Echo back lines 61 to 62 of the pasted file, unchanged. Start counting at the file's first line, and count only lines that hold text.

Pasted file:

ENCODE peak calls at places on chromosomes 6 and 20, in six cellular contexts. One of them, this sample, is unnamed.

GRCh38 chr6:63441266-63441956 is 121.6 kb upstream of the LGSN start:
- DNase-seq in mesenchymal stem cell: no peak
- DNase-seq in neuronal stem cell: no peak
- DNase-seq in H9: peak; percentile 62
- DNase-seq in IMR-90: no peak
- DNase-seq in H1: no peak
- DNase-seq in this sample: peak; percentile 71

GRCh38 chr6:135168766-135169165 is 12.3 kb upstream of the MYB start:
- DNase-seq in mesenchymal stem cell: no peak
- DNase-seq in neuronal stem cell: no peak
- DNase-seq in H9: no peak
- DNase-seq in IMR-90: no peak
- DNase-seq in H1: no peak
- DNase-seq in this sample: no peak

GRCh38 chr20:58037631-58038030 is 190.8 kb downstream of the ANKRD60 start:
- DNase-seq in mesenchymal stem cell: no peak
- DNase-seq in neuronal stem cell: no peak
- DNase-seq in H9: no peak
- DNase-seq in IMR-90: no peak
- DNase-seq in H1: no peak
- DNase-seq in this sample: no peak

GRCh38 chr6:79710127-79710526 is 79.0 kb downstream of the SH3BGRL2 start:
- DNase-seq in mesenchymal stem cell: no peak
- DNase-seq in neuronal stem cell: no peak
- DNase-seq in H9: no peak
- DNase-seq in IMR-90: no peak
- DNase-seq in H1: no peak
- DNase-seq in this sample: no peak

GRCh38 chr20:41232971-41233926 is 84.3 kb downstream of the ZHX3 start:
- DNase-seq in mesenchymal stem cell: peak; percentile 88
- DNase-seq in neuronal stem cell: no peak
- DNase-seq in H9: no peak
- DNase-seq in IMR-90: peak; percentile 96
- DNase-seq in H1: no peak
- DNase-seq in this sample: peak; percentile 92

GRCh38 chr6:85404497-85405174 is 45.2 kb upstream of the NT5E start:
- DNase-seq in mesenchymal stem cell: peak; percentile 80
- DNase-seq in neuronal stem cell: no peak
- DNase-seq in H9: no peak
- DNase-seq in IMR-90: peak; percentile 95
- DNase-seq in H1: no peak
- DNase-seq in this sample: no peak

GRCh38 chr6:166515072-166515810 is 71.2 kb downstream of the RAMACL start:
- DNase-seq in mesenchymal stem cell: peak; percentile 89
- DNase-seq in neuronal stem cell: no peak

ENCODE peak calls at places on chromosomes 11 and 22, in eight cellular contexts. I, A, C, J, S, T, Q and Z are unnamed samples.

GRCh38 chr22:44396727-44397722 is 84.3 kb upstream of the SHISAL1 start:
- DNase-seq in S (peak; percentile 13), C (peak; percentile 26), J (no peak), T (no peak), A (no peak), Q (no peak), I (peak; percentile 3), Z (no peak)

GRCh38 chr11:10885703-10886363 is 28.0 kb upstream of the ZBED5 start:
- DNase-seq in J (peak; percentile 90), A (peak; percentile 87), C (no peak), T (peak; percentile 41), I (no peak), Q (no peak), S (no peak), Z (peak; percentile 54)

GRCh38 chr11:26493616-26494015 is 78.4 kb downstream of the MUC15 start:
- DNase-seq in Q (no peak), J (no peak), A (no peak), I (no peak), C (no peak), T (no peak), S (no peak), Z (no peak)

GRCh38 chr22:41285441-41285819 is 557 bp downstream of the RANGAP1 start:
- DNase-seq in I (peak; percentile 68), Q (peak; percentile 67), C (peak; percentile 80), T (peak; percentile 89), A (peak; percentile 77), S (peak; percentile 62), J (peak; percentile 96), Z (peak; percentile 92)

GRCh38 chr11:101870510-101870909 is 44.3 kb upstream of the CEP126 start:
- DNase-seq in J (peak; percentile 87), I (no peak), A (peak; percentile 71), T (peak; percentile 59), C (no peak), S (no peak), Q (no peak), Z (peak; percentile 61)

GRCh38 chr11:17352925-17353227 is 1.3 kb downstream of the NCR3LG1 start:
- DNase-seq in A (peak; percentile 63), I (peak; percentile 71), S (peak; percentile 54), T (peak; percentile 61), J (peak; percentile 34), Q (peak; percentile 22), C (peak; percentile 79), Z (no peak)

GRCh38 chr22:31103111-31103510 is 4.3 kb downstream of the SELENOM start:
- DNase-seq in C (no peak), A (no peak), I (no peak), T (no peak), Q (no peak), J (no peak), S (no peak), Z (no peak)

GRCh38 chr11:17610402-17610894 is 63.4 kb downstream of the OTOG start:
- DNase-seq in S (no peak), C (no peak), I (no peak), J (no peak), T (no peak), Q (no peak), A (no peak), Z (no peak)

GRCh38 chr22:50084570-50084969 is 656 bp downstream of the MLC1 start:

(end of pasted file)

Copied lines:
- DNase-seq in C (no peak), A (no peak), I (no peak), T (no peak), Q (no peak), J (no peak), S (no peak), Z (no peak)

GRCh38 chr11:17610402-17610894 is 63.4 kb downstream of the OTOG start: